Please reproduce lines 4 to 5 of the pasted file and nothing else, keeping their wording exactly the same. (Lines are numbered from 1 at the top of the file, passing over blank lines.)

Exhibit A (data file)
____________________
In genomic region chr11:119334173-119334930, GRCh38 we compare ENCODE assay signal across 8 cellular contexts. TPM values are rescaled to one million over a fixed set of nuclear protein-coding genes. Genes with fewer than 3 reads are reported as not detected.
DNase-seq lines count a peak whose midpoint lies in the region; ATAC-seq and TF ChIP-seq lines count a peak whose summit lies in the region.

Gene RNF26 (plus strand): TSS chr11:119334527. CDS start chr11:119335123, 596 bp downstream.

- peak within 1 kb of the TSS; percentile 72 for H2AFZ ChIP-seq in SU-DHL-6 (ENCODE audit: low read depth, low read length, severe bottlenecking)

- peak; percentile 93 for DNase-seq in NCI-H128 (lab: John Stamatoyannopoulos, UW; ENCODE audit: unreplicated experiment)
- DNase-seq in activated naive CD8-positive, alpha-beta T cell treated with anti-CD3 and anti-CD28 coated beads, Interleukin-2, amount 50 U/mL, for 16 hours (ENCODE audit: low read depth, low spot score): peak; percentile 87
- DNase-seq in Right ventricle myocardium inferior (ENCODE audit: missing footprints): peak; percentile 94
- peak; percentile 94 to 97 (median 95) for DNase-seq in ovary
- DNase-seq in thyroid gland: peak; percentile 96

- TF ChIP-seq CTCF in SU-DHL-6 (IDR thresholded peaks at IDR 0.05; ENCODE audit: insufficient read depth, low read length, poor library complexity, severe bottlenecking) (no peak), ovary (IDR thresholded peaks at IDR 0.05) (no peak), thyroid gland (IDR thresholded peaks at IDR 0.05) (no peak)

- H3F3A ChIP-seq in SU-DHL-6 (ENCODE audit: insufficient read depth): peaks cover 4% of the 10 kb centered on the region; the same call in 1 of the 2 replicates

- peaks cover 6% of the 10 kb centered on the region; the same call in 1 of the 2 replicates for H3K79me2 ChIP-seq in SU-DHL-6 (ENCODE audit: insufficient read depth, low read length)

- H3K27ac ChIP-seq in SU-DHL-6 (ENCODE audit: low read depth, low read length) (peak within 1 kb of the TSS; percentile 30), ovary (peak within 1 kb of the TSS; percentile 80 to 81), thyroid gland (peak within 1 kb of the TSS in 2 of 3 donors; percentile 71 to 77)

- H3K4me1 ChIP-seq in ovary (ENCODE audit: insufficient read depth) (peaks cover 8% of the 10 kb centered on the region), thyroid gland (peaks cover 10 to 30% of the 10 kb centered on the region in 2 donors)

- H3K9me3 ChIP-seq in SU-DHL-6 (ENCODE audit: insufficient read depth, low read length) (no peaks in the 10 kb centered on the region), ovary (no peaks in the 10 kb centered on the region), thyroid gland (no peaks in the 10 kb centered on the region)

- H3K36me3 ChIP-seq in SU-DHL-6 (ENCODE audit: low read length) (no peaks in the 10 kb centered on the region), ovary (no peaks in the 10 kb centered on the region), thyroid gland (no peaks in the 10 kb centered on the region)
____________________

- peak within 1 kb of the TSS; percentile 72 for H2AFZ ChIP-seq in SU-DHL-6 (ENCODE audit: low read depth, low read length, severe bottlenecking)

- peak; percentile 93 for DNase-seq in NCI-H128 (lab: John Stamatoyannopoulos, UW; ENCODE audit: unreplicated experiment)